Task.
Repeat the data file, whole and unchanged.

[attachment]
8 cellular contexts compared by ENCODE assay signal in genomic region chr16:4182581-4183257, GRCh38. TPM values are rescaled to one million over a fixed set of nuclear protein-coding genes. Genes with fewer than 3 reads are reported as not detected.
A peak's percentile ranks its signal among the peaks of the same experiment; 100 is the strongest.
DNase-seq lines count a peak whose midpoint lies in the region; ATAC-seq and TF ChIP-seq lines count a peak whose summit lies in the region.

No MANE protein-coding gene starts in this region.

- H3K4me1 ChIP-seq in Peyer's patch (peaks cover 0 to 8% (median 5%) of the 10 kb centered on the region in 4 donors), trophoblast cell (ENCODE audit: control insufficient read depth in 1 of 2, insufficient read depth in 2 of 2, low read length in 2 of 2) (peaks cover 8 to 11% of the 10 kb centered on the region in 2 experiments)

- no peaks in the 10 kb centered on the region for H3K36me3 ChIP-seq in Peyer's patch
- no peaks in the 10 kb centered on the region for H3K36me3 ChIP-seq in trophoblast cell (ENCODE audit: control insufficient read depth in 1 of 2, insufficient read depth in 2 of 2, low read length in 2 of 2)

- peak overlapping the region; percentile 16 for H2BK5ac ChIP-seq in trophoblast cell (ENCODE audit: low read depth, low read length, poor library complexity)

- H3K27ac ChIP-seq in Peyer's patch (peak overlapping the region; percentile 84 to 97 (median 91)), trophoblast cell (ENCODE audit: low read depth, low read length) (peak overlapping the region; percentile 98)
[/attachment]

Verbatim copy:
8 cellular contexts compared by ENCODE assay signal in genomic region chr16:4182581-4183257, GRCh38. TPM values are rescaled to one million over a fixed set of nuclear protein-coding genes. Genes with fewer than 3 reads are reported as not detected.
A peak's percentile ranks its signal among the peaks of the same experiment; 100 is the strongest.
DNase-seq lines count a peak whose midpoint lies in the region; ATAC-seq and TF ChIP-seq lines count a peak whose summit lies in the region.

No MANE protein-coding gene starts in this region.

- H3K4me1 ChIP-seq in Peyer's patch (peaks cover 0 to 8% (median 5%) of the 10 kb centered on the region in 4 donors), trophoblast cell (ENCODE audit: control insufficient read depth in 1 of 2, insufficient read depth in 2 of 2, low read length in 2 of 2) (peaks cover 8 to 11% of the 10 kb centered on the region in 2 experiments)

- no peaks in the 10 kb centered on the region for H3K36me3 ChIP-seq in Peyer's patch
- no peaks in the 10 kb centered on the region for H3K36me3 ChIP-seq in trophoblast cell (ENCODE audit: control insufficient read depth in 1 of 2, insufficient read depth in 2 of 2, low read length in 2 of 2)

- peak overlapping the region; percentile 16 for H2BK5ac ChIP-seq in trophoblast cell (ENCODE audit: low read depth, low read length, poor library complexity)

- H3K27ac ChIP-seq in Peyer's patch (peak overlapping the region; percentile 84 to 97 (median 91)), trophoblast cell (ENCODE audit: low read depth, low read length) (peak overlapping the region; percentile 98)